Some code schools do accept GI Bill benefits — longer-standing ones that have made it through State Approving Agencies, which work on behalf of the Department of Veterans Affairs to decide which programs can use GI Bill money. By Operation Code’s unofficial count, only nine schools fall in this category. One of them is the Denver, Colorado-based Turing School, which only began accepting GI Bill benefits last fall. Jeff Casimir, its founder, notes that the GI Bill’s financing is built around traditional university education, which a code school is not. “So vets will have a maximum allotment per semester, but we don’t have semesters,” he says. “We had to do a lot of explaining about how the structure of the program goes.”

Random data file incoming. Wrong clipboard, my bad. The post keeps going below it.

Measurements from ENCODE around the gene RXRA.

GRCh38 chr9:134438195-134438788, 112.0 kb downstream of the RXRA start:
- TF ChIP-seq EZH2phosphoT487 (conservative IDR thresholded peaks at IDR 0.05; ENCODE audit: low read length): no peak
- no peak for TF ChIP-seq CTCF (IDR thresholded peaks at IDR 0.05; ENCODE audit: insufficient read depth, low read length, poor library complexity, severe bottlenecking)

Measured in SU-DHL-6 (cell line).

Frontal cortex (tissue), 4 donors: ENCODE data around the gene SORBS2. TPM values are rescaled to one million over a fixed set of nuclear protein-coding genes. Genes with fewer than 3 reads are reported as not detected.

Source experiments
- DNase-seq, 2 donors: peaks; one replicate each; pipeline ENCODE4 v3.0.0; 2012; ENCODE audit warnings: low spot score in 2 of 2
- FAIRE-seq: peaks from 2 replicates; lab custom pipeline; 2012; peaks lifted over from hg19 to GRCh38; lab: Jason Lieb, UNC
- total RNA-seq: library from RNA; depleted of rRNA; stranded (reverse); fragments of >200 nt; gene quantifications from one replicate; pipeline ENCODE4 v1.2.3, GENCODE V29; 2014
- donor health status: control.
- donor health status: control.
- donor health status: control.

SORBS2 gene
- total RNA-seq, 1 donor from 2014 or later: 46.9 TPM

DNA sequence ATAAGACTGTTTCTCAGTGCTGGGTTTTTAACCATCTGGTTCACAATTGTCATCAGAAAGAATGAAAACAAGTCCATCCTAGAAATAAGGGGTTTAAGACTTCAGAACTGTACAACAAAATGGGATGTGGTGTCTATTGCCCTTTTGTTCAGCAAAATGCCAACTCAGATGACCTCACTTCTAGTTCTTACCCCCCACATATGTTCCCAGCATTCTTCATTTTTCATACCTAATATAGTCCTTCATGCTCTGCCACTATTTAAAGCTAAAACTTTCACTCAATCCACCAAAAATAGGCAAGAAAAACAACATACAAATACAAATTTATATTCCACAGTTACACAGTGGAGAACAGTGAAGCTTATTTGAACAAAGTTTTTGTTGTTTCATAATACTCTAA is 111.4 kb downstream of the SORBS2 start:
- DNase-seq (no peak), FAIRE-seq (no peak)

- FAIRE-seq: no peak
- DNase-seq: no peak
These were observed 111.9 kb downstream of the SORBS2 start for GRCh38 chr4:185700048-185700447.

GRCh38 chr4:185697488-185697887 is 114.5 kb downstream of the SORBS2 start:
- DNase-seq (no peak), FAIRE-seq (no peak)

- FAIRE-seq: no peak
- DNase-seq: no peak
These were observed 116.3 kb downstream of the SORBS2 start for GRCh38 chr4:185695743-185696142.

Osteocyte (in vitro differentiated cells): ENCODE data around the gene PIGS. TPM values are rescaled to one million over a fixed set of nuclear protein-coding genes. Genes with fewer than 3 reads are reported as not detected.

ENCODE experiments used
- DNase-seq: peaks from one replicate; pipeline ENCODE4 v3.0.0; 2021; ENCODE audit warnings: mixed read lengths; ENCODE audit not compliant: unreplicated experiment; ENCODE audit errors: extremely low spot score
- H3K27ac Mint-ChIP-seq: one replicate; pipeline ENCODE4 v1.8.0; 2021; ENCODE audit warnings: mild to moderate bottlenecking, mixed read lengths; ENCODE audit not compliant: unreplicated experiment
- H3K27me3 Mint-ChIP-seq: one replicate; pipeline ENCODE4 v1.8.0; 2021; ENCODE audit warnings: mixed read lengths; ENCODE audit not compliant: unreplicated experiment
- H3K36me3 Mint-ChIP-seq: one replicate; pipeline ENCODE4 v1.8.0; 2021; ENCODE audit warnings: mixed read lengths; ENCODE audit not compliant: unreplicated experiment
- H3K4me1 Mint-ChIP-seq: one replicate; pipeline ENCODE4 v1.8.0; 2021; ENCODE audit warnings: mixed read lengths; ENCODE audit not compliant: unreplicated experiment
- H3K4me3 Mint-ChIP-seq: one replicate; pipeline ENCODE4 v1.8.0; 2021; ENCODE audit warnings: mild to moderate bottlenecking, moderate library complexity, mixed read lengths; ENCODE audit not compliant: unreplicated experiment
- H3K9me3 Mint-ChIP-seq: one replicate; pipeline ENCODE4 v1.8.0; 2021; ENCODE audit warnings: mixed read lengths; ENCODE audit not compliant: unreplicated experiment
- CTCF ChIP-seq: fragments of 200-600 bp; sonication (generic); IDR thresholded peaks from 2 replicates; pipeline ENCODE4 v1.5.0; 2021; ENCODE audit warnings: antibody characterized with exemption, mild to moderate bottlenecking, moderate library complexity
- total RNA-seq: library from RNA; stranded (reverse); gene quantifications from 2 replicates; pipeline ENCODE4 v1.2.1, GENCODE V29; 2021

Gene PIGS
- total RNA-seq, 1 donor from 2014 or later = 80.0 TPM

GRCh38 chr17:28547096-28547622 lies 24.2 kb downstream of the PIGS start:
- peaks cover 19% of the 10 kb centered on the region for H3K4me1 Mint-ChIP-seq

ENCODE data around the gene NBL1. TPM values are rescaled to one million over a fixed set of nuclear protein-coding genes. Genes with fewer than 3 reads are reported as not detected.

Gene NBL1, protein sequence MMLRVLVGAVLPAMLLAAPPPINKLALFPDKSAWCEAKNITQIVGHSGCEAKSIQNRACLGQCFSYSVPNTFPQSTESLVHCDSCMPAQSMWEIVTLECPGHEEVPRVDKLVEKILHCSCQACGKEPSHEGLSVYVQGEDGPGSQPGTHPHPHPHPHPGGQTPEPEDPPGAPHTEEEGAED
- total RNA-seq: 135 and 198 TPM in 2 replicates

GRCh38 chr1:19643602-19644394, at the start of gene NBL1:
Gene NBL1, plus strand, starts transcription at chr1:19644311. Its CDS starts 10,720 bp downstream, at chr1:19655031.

Recently, Molina’s cause has been gaining momentum. In early April, House Republican Majority Leader Kevin McCarthy introduced a bill that would provide $75 million to the Department of Veterans Affairs to start a pilot program of accelerated courses across a gamut of technology topics, including programming. Though the VET-TEC Act doesn’t expand GI Bill benefits so that they cover code schools, it does expand the TechHire Initiative started by President Obama in 2015.

On April 28th, Criss graduated from Uncommon Coders. When he and I talked about a week before his graduation, he sounded cheerful. The reason why: He said he’s currently interviewing with a few potential employers.

“The fact that I’m making it to in-person interviews is a lot different than where I was last year, when I wouldn’t even get a response,” Criss told me. “I feel confident that within the next month I will be working in some position where I am excited about the work.”